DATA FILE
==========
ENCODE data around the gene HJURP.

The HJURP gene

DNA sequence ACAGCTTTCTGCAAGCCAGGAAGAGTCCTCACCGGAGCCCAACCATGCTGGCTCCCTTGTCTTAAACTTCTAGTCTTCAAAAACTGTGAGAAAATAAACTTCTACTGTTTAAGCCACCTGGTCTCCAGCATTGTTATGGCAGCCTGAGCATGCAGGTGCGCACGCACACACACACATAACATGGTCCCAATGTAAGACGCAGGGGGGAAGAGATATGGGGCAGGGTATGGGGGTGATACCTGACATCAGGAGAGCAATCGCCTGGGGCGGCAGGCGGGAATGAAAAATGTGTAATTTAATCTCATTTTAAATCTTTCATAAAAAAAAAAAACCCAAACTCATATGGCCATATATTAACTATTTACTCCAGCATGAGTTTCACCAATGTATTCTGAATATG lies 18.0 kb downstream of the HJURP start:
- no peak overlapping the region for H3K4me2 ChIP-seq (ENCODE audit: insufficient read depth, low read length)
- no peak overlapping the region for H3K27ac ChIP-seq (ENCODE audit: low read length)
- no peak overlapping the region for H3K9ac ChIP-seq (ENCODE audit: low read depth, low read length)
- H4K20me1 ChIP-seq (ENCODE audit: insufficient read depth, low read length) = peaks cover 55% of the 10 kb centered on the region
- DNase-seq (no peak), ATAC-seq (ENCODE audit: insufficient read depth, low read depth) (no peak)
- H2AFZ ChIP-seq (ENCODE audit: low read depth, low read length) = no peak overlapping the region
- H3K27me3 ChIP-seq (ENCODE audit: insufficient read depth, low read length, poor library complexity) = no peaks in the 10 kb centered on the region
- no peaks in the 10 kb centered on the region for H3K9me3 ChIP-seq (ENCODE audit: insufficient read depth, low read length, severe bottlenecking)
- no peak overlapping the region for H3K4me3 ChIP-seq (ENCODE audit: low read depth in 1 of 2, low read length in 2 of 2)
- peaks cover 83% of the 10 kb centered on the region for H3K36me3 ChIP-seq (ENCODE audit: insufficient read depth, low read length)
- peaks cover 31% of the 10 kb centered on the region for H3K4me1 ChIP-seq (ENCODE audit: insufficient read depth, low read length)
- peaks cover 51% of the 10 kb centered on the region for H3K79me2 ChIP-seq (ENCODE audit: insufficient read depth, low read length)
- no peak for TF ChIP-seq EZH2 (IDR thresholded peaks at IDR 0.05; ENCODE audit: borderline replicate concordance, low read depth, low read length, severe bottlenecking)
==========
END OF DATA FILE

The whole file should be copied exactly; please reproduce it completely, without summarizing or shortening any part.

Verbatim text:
ENCODE data around the gene HJURP.

The HJURP gene

DNA sequence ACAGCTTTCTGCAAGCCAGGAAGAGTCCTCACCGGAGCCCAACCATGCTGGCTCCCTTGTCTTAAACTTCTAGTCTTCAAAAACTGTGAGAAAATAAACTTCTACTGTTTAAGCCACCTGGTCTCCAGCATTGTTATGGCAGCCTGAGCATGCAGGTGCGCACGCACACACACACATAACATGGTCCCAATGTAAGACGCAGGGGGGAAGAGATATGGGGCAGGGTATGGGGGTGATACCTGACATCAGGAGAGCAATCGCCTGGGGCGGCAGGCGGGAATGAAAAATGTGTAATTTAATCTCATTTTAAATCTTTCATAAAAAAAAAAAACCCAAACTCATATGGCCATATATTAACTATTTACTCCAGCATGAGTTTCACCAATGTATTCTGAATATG lies 18.0 kb downstream of the HJURP start:
- no peak overlapping the region for H3K4me2 ChIP-seq (ENCODE audit: insufficient read depth, low read length)
- no peak overlapping the region for H3K27ac ChIP-seq (ENCODE audit: low read length)
- no peak overlapping the region for H3K9ac ChIP-seq (ENCODE audit: low read depth, low read length)
- H4K20me1 ChIP-seq (ENCODE audit: insufficient read depth, low read length) = peaks cover 55% of the 10 kb centered on the region
- DNase-seq (no peak), ATAC-seq (ENCODE audit: insufficient read depth, low read depth) (no peak)
- H2AFZ ChIP-seq (ENCODE audit: low read depth, low read length) = no peak overlapping the region
- H3K27me3 ChIP-seq (ENCODE audit: insufficient read depth, low read length, poor library complexity) = no peaks in the 10 kb centered on the region
- no peaks in the 10 kb centered on the region for H3K9me3 ChIP-seq (ENCODE audit: insufficient read depth, low read length, severe bottlenecking)
- no peak overlapping the region for H3K4me3 ChIP-seq (ENCODE audit: low read depth in 1 of 2, low read length in 2 of 2)
- peaks cover 83% of the 10 kb centered on the region for H3K36me3 ChIP-seq (ENCODE audit: insufficient read depth, low read length)
- peaks cover 31% of the 10 kb centered on the region for H3K4me1 ChIP-seq (ENCODE audit: insufficient read depth, low read length)
- peaks cover 51% of the 10 kb centered on the region for H3K79me2 ChIP-seq (ENCODE audit: insufficient read depth, low read length)
- no peak for TF ChIP-seq EZH2 (IDR thresholded peaks at IDR 0.05; ENCODE audit: borderline replicate concordance, low read depth, low read length, severe bottlenecking)